I’m in Dallas for a few days with my sister, working on creating a Bali-themed dream deck for Thompson’s WaterSeal. We shopped for a lot of the accessories ahead of time, but had a hard time putting our hands on a perfect Bali-esque tray. Sometimes, you just have to DIY it! This Rustic Pallet Serving Tray was the brainchild of my sister, Caitlin, but I took her idea and ran with it.
Here’s how to make one for yourself.
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- Pallet wood or rustic boards
- Thin Birch Plywood
- Piece of paper the diameter of your tray
- Metal ruler
- Gorilla Glue
- Hand weights
- jigsaw (or Band Saw)
- Dremel Multi-Max or Sandpaper
- Work surface or Rockwell JawStand
- Drill bits
- 2 Drawer Pulls
Fold a piece of paper into eights. Cut a design along the edge. (I used a simple scallop shape like this “}”.)
When you unfold the paper, you should have a paper template to use for tracing.
Trace the template onto a piece of thin plywood.
Use a jigsaw or band saw to cut out the shape. You might find this tutorial helpful for cutting out intricate shapes.
Lay your plywood shape on top of the rustic boards. Move the boards around until you like the sections that will make up the tray. Mark a square around the shape with a ruler.
Cut the boards down to size using the pencil mark as a guide.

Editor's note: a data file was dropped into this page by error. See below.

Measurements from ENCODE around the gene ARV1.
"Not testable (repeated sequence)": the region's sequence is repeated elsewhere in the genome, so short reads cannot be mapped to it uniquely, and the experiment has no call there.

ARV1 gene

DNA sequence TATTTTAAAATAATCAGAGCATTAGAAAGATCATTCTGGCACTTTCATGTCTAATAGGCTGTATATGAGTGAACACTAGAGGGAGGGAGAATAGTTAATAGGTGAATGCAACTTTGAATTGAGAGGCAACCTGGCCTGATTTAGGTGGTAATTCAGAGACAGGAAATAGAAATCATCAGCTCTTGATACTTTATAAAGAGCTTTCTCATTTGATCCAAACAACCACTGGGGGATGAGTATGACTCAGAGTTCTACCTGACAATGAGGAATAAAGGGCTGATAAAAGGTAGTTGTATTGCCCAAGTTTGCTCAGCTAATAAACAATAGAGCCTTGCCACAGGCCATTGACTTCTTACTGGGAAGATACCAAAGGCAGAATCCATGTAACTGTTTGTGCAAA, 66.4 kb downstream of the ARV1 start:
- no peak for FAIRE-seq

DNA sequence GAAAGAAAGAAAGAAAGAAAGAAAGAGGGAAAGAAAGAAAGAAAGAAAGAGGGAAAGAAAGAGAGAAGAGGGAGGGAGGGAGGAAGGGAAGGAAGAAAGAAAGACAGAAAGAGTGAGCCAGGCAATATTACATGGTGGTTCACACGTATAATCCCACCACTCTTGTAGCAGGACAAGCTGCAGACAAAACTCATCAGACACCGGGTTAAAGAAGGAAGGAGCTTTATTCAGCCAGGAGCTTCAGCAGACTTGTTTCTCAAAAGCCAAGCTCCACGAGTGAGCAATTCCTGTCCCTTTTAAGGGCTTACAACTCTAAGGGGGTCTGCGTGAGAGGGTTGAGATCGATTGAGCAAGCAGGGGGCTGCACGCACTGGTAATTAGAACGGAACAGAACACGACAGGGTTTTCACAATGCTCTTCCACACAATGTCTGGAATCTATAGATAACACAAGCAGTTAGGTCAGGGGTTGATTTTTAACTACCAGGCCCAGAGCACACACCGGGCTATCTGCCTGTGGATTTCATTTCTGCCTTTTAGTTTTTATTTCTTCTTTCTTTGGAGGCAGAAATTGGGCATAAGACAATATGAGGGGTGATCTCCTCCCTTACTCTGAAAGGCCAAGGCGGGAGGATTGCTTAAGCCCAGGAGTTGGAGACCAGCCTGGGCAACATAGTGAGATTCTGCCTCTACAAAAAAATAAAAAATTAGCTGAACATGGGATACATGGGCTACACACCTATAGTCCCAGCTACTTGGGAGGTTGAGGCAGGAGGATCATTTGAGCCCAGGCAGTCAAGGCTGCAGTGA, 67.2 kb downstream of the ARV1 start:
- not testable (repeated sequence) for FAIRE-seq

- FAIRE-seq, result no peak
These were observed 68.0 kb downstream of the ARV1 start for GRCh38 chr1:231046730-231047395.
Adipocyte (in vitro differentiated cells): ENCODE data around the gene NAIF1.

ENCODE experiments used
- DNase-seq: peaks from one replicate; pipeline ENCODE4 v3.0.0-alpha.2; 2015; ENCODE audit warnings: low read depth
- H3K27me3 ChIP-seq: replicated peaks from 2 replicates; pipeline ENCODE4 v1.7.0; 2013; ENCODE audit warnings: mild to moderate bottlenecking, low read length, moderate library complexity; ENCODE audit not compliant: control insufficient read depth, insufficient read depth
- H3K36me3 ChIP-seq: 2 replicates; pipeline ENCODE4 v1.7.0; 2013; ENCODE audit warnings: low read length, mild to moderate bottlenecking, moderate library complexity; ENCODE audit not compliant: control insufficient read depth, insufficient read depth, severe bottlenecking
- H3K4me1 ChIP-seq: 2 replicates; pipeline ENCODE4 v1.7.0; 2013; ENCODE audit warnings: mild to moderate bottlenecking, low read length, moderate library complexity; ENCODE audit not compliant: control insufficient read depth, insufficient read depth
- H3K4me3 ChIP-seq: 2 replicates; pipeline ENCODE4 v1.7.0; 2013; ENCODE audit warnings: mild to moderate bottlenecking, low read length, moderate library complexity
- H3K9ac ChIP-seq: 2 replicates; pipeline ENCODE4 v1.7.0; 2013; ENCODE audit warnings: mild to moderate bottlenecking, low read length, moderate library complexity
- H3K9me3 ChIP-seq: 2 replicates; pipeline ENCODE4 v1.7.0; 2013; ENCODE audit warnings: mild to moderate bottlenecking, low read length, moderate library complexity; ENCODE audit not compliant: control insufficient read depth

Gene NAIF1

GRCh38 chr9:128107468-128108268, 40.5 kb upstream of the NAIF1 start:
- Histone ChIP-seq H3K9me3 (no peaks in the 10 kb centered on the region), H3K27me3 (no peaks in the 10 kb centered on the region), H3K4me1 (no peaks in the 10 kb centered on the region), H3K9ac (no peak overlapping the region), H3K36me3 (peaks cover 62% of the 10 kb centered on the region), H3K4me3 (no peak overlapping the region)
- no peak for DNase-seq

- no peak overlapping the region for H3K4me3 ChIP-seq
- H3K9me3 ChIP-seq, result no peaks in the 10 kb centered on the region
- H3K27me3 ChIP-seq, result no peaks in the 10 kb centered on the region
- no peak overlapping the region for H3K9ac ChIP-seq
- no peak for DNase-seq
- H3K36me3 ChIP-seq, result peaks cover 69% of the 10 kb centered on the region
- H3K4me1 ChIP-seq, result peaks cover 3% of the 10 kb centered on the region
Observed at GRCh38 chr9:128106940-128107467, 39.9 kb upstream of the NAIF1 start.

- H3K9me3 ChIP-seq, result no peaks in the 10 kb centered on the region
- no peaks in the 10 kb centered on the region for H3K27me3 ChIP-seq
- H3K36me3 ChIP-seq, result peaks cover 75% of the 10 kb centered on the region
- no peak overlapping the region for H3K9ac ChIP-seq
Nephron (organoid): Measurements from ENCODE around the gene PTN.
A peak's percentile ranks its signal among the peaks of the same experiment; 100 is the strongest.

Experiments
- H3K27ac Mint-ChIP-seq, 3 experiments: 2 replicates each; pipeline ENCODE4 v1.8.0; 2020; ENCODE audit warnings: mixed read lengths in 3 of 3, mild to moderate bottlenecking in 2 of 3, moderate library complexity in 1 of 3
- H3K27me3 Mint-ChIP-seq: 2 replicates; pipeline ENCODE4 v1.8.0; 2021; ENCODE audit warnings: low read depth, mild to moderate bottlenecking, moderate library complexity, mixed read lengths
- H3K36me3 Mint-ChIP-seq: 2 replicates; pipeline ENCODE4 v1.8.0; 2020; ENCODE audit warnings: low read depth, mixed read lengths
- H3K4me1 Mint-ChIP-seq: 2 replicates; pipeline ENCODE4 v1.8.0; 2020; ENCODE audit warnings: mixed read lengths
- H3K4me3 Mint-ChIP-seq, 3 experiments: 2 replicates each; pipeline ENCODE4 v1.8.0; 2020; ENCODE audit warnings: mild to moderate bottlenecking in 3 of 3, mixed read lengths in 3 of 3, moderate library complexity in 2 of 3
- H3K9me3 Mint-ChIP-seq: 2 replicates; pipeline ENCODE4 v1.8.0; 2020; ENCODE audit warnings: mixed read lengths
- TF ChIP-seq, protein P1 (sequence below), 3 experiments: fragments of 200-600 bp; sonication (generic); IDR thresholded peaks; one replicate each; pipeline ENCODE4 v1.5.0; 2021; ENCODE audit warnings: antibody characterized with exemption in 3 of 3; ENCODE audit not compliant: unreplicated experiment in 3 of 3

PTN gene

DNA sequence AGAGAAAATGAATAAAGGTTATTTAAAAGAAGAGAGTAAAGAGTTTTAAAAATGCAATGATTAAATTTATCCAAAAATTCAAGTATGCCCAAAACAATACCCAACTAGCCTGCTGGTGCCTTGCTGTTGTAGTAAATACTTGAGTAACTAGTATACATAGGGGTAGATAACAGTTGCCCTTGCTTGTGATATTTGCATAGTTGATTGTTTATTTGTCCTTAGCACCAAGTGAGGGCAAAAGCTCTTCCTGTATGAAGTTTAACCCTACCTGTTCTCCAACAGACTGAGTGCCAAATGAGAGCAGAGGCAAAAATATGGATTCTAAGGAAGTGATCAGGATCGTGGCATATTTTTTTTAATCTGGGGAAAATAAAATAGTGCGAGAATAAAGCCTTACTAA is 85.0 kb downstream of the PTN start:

Dry fit the boards together on the plywood shape.
Wet both the plywood shape and the boards with a damp rag.
Apply Gorilla Glue to the plywood shape.
Set the rustic boards into the glue on the plywood shape.
Weigh the boards down with weights or heavy books.
Allow to dry for at least an hour. Remove the weights and clamp the boards on a work surface or Rockwell JawStand. Make sure there is clearance for the jig saw blade. You’ll need to cut half the boards and then turn and re-clamp to cut the entire circumference.
Draw a pencil line 1 inch out from the plywood shape. Cut around the pencil line with a jig saw.
Sand edges and grooves with sandpaper or Dremel Multi-Max.
Measure and mark the location of the handles on the tray.
Pre-drill holes using a bit that is the same size as the handle screws.
Flip the tray over and drill countersink holes with a larger drill bit.
Attach the handles with the screws. The screw heads should sink into the plywood.
If you want a truly rustic look, lightly sand your handles.
If you are going to use your tray for food, use a plate or doily under the food.
What do you think? Do you like this beautiful rustic tray? Think you could make one? I bet you could!
Follow us as we design our Bali-themed deck for Thompson’s WaterSeal by following the #ThompsonsDreamDeck hashtag on Instagram.
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